Moog T-shirt from Chalk Brighton

This has been in the pipeline a while, I think I did the design last autumn but had been collecting the contents for longer. Chalk Brighton, the brainchild of old friends Dean Ricca-Smith and Simon Skevington, is a new company specialising in limited edition T-shirt prints with a difference. One of their debut designs spelt out SOUL in bold letters entirely made up of titles of their favourite soul records and was a big hit. They plan to continue the series and I submitted my entry in the form of Moog. Not an obvious follow up but Chalk isn’t an obvious kind of company.

Moog shirtMoog designThe tracks within my design either refer to records with Moog in the title or famous songs which feature the Moog somewhere in the kit list (did you know that the bassline to Donna Summer‘s ‘I Feel Love’ was played on a Moog?). Anyway, the shirt is big on design but minimal of contrast so it blends together nicely when printed and is actually a lot more subtle than these photos suggest. Also you have to love the attention to detail with the names on the neck tag :)  Get them while they’re hot…

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Moog covers

Moon Wiring Club

I first heard of Moon Wiring Club through Jim Jupp’s Belbury Parish blog associated with the Ghost Box label and then later they cropped up on Jonny Trunk’s Original Soundtrack radio show with a very entertaining hour long interview. Their website is a joy to behold and contains all manner of info and pictorial lushness associated with the project. I snapped up the three CDs already released and entered into a correspondence with ‘the Club’ with a view to securing an exclusive Solid Steel mix.

And here it is, entitled ‘Confectioners Radiogram for Home Entertainment’, coupled this week with my own ‘Time For Tea’ mix (For Tea – 40 – geddit?) which also features copious lashings of their tracks as well as a trio from the Simonsound who will be guests on next weeks show. But more of that next week.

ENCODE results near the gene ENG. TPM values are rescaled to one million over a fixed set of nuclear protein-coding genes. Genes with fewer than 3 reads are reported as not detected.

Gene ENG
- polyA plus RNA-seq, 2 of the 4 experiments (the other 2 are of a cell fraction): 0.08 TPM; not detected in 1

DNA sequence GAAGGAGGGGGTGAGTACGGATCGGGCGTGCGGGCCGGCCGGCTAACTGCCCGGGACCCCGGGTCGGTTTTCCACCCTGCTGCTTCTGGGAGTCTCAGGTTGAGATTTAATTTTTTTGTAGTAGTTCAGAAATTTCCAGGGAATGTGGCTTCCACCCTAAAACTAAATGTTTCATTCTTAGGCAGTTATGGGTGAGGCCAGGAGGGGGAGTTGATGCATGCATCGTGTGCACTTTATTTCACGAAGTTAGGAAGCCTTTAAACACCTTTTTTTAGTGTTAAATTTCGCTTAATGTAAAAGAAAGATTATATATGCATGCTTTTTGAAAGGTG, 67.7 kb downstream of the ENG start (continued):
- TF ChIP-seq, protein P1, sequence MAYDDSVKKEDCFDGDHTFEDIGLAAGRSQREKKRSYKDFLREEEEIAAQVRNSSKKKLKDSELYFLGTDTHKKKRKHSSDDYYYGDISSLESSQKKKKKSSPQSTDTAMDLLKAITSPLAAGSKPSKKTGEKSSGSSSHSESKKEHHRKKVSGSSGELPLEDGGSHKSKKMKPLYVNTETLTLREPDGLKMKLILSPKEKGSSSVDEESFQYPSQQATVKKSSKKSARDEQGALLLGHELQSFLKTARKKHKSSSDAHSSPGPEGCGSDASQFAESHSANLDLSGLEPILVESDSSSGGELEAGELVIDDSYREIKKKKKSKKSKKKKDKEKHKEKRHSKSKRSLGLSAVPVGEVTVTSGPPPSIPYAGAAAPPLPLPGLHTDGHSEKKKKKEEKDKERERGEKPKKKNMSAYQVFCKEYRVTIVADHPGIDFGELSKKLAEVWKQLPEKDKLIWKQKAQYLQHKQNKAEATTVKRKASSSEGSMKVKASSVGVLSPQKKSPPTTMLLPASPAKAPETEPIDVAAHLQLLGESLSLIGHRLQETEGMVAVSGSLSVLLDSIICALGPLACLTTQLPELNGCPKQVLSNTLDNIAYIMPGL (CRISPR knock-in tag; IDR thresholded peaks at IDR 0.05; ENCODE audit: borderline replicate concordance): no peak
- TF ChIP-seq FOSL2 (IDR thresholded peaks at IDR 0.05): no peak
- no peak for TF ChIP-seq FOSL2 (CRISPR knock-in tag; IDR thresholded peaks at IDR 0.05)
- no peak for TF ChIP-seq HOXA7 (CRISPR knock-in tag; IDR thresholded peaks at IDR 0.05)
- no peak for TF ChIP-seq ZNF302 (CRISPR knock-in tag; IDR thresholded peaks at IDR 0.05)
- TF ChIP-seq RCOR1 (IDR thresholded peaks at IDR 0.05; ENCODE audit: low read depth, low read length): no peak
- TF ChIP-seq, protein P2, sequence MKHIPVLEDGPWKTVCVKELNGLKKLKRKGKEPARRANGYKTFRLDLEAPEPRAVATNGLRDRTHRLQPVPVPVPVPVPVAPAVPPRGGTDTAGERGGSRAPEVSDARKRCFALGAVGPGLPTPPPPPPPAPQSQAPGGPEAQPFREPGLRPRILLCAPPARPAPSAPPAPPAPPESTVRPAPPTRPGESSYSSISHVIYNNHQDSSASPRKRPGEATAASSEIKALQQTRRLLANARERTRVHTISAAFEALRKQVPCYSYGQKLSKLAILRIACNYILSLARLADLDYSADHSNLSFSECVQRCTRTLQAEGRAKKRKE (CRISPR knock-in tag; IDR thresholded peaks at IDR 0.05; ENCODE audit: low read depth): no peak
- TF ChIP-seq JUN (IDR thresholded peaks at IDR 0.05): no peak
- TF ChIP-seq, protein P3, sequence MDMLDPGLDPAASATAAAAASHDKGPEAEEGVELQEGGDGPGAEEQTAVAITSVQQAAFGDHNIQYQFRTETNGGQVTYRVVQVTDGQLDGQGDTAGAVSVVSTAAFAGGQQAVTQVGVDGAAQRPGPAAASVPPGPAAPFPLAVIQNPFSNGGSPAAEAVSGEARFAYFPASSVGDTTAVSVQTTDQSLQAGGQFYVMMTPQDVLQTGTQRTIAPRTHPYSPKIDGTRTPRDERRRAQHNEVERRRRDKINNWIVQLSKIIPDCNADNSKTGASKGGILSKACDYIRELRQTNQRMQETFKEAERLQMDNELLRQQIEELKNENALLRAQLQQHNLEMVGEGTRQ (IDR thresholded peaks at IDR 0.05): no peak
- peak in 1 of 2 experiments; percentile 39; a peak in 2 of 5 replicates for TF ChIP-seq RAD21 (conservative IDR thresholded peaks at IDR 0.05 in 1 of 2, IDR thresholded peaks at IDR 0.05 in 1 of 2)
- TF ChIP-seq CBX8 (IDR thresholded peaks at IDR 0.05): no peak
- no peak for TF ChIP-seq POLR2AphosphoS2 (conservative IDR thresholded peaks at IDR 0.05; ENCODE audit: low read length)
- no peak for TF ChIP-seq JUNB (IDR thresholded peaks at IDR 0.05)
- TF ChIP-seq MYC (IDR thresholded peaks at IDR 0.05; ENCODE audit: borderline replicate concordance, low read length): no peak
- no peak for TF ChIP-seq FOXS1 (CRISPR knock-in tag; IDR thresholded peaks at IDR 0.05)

Solid Steel Radio Show 7/5/2010 Part 1 + 2 – Strictly Kev by Ninja Tune

Solid Steel Radio Show 7/5/2010 Part 3 + 4 – Moon Wiring Club by Ninja Tune

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Life begins…

I hit the big 4-0 today so I thought I’d reminisce…

I remember when (in reverse order):

young Strictly

The Blue Note was the place to be every night of the week

Coldcut couldn’t get a gig in the main room of any club because they were too ‘chilled’

The KLF were the greatest pop band in the world

Cynthia Rose’s ‘Design After Dark’ was the bible for dance music related artwork.

The smiley face badge from Alan Moore’s ‘Watchmen’ was copied by Bomb The Bass and kicked off the whole Acid fashion for smileys.

Big Black called it a day

The DMC finals were held in the Albert Hall

Mike Allen ruled the airwaves for Hip Hop in the South East via Capital Radio

12″ singles were £1.99

Kraftwerk were number 1 in the charts

Thatcher got in (please not again)

2000ad was 8p

Star Wars was everything

‘The King’ left the building

Epiphanies in sound:

These are songs or albums that I remember vividly having a profound effect on me when I heard them first, the ‘Shock of the New’ if you will. Most of these I remember having a hold over me whereby I had to play them again and again because I couldn’t get enough of the sounds each contained. They gave a rush of excitement that I’d been looking for that cannot be described, a feeling so alien from everything else I’d heard before that it was all I could do to keep pressing the rewind button. These are kind of in the order I heard them rather than the order they were originally released. Some of them occupy the same place because a friend made me a tape with both on or something.